Here’s a new use for those gas tight Hamilton syringes we all have lying around in a lab gathering dust, as chemical reactors! This was utilised by Prof. K. Chiba and colleagues from the departments of applied biological chemistry and the department of chemical engineering, Tokyo University of Agriculture and Technology to prepare the repeating unit of elastin in a solution phase synthesis. So the target was to couple two repeating units:
Now this may not seem to be a great problem, however, amongst the physical properties of elastin are a hidden synthetic challenge: namely, the gelation and aggregation of the protein. This means that in solution, or indeed solid phase synthesis the whole lot clumps together and you can’t stir the soup. To overcome this Chiba has developed a hydrophobic benzyl alcohol (TAG) as a support allowing the use of less polar solvents for the solution phase coupling.
In spite of this “when coupling of Fmoc-Val-OH to H-Gly-Val-O- TAG was attempted in the biphasic solvent mixture using COMU and DIPEA, the reaction mixture became a highly viscous gel within 3 min and stopped the mechanical stirrer, indicating severe aggregation. The reaction was largely inhibited, and most of the starting H-Gly-Val-O- TAG was recovered. Although the addition of a large excess of cyclohexane and/or heating could also aid coupling, we expected that only reestablishing the fluidity of the reaction mixture was required since the substrate and reagents were both in “liquid” phase and their collision still potentially took place. Therefore, we connected two syringes to each other to fluidize the reaction mixture under high pressure“. So here are the Hamiltons:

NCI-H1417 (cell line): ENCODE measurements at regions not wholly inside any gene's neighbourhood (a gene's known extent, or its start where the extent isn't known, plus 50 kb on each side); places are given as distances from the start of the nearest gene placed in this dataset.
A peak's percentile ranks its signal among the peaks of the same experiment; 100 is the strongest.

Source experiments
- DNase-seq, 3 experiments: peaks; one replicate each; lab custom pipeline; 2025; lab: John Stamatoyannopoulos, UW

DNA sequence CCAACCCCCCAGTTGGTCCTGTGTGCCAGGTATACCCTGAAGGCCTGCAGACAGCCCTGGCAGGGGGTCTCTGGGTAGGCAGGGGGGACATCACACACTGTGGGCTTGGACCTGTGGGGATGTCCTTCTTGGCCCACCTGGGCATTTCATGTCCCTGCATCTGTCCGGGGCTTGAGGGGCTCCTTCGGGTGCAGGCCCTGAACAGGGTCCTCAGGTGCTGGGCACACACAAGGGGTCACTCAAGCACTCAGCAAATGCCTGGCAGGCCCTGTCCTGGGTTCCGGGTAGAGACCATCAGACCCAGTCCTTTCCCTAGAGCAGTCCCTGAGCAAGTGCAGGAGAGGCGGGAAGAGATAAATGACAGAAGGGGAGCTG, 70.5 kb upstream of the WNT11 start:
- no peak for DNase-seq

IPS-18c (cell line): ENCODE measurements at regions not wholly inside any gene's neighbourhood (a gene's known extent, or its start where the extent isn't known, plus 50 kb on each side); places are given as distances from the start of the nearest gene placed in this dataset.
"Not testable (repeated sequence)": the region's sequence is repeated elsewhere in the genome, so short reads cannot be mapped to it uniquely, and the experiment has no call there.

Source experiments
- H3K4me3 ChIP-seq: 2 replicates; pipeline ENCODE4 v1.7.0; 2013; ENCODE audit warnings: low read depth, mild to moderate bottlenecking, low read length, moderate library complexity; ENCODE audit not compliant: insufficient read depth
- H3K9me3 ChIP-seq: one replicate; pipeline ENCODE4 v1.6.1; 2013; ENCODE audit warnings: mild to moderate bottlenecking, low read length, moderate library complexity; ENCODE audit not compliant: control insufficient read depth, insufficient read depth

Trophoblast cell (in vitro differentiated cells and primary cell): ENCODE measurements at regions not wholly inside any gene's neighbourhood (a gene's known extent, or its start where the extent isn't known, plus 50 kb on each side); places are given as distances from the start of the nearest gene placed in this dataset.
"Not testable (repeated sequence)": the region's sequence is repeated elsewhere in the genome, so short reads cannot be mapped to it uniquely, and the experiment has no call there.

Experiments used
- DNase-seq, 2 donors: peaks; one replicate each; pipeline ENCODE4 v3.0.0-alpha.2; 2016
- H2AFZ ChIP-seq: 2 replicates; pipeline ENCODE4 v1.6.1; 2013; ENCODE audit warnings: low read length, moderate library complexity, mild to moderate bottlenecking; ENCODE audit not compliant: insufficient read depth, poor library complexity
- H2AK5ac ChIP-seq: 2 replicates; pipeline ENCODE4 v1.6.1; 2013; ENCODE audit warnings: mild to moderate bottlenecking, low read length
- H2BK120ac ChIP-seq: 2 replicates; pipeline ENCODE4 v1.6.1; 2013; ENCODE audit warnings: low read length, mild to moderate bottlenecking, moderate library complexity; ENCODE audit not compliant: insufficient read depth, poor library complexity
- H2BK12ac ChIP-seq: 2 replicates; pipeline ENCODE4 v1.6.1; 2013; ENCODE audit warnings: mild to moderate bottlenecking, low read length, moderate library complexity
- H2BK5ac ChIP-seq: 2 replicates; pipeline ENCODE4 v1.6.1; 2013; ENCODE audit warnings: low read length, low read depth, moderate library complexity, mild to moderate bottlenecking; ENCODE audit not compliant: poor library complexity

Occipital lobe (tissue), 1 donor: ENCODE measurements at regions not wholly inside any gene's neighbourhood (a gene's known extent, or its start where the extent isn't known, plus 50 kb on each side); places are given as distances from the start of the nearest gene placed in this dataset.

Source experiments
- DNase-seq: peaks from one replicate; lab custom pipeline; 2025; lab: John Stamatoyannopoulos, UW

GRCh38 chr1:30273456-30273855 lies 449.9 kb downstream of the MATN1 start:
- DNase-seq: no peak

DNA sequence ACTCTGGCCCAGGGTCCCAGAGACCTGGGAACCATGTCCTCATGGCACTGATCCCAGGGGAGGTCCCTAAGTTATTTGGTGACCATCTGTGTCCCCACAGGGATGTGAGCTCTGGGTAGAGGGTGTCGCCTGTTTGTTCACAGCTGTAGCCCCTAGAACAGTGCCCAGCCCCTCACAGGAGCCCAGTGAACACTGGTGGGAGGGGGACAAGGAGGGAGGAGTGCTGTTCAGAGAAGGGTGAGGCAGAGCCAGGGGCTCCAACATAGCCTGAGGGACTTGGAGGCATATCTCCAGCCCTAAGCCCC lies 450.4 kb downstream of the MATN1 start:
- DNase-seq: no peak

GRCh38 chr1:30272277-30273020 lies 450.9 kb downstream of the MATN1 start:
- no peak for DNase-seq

The authors say that using the syringes as a low pressure reactor the reaction mixture is sufficiently fluid that it can be manually pumped from one syringe to the other. Of course, the reaction also speeds up and the conversion to product is consequently higher; no mention of any temperature increase. The reaction concentration is 0.1 M and 50 manual pushes are sufficient to provide grams of material.
The pressure required to do this is between 1 and 2 Bar. Now those of you who have used these gas tight syringes know just how hard it is to a) such anything up and b) push anything out. These post-docs must have thumbs of steel, 50 times at a pressure of 2 Bar! I sure hope this gets automated. The slightest blockage and you are screwed. Can’t go forward, can’t go back. And no mention of any temperature increases, this would worry me somewhat especially when your compounds are temperature sensitive. Assuming that you can get the RM from one syringe to another work-up is simple, “pour” it into acetonitrile and it precipitates as a filterable solid!!
I can just hear my pilot plant managers “you want to do what??”. That was a place where they did peptide synthesis every day. Still if it solves the problem of very viscous reaction mixtures then it is of use. So a useful tip for a not too uncommon problem.
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